Bitcoin

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noun Bit·coin \ˈbit-ˌkȯin\
variants: or less commonly

bitcoin

Definition of Bitcoin

  1. :  a digital currency created for use in peer-to-peer online transactions Introduced in 2008 by a person or group using the name Satoshi Nakamoto, Bitcoin is the most prominent of a group of virtual currencies—money that exists mainly as computer code—that have no central issuing authority. — Carter Dougherty Bitcoin … is backed by no government and has a fluctuating value linked in part to a scarcity that is mathematically predetermined. Unlike other forms of digital cash, Bitcoin is truly untraceable and therefore, like cash, cannot be recovered if lost or destroyed. — Glenn Zorpette; also, usually bitcoin :  a unit of this currency Commercial space venture Virgin Galactic—which announced on Nov. 22 that it would start accepting bitcoins to reserve a refundable $250,000 seat on a future trip—is just the latest of many businesses that have recently embraced the decentralized virtual payment system. (At press time, 1 bitcoin was worth roughly $879.) — Time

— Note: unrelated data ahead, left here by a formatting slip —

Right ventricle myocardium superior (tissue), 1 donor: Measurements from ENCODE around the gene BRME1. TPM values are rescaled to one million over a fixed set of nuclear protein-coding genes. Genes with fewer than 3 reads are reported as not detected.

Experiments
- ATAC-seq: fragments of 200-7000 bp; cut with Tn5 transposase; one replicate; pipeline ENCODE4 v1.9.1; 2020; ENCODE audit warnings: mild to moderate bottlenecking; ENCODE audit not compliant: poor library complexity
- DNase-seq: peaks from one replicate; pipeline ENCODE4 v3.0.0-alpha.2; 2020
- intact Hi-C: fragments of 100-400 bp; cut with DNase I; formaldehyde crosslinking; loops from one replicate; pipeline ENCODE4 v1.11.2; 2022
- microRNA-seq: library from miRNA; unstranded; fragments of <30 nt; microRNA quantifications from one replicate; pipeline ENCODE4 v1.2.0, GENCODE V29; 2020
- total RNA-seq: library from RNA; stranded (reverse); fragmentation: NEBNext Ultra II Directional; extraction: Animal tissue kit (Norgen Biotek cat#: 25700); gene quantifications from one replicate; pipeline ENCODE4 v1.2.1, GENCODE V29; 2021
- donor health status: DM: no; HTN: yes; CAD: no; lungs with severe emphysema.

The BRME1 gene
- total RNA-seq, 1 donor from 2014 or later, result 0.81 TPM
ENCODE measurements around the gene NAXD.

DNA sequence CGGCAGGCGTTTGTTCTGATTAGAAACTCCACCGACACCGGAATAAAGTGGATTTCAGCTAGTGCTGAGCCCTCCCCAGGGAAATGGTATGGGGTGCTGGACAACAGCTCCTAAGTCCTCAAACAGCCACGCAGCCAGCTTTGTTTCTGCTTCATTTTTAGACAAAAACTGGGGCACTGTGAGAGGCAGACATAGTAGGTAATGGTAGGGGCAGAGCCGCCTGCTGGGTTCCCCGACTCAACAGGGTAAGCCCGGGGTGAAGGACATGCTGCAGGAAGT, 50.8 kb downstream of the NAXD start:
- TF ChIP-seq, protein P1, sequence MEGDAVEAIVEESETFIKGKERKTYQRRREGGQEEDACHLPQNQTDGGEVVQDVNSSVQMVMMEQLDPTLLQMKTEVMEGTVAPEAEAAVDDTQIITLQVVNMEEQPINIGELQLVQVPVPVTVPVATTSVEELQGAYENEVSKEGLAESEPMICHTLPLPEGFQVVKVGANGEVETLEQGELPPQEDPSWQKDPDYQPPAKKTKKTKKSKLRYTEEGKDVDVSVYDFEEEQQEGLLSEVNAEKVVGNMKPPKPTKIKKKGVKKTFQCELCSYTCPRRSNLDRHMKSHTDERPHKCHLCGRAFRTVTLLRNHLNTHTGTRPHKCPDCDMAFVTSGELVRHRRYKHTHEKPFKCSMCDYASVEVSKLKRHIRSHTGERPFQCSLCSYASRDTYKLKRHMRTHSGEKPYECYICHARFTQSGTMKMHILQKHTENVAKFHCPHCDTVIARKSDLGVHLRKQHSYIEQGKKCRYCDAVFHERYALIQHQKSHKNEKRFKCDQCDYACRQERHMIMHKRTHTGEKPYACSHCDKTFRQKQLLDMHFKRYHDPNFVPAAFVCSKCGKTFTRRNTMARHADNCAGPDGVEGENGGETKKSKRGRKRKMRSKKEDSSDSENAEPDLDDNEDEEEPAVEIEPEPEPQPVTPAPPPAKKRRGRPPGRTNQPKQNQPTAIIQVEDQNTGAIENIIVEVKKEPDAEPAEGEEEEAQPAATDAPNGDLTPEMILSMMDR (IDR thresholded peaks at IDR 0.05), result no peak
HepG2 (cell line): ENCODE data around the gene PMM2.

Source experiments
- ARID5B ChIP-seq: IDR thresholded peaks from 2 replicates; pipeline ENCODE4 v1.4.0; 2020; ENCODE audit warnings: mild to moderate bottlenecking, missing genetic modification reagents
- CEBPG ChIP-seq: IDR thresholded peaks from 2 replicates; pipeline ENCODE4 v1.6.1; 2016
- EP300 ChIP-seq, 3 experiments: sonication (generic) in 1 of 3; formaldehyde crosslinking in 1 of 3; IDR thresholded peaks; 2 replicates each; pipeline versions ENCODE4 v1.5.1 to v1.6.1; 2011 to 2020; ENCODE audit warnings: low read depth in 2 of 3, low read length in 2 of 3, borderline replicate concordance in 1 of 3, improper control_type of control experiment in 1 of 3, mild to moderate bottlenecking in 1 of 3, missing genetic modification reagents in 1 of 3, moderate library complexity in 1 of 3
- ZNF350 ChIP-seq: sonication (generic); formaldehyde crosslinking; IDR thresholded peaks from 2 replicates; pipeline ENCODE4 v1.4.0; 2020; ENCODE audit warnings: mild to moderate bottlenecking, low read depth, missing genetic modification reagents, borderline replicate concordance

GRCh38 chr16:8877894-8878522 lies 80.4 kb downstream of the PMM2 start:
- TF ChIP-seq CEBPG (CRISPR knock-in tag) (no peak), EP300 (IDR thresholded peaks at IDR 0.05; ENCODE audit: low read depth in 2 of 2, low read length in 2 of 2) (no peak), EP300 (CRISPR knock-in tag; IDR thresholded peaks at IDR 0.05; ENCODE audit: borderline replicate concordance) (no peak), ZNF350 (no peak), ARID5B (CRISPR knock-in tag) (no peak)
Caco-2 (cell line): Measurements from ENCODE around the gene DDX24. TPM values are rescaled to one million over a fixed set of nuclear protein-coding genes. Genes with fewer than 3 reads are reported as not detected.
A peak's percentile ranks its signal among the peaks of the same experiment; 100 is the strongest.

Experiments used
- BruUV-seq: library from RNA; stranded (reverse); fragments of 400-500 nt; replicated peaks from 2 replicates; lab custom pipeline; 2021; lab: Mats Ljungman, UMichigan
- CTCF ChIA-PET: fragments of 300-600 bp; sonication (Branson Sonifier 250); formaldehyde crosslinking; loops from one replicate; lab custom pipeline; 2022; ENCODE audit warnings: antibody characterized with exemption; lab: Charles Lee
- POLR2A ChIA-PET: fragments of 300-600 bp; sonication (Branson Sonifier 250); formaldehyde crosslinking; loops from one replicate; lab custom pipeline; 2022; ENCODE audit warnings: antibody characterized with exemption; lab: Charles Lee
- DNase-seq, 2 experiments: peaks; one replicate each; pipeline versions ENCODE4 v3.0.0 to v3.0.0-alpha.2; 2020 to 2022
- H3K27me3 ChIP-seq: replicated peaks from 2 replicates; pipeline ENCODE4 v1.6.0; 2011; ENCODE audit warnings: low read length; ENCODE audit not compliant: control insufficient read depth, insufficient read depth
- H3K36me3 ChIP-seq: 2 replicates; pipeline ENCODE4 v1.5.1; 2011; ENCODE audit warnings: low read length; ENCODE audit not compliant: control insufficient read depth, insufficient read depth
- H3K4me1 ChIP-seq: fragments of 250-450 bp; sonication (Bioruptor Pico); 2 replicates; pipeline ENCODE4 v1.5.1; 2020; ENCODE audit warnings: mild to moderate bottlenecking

Origin and Etymology of bitcoin

4bit + 1coin


First Known Use: 2008


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contemplative of or relative to the past

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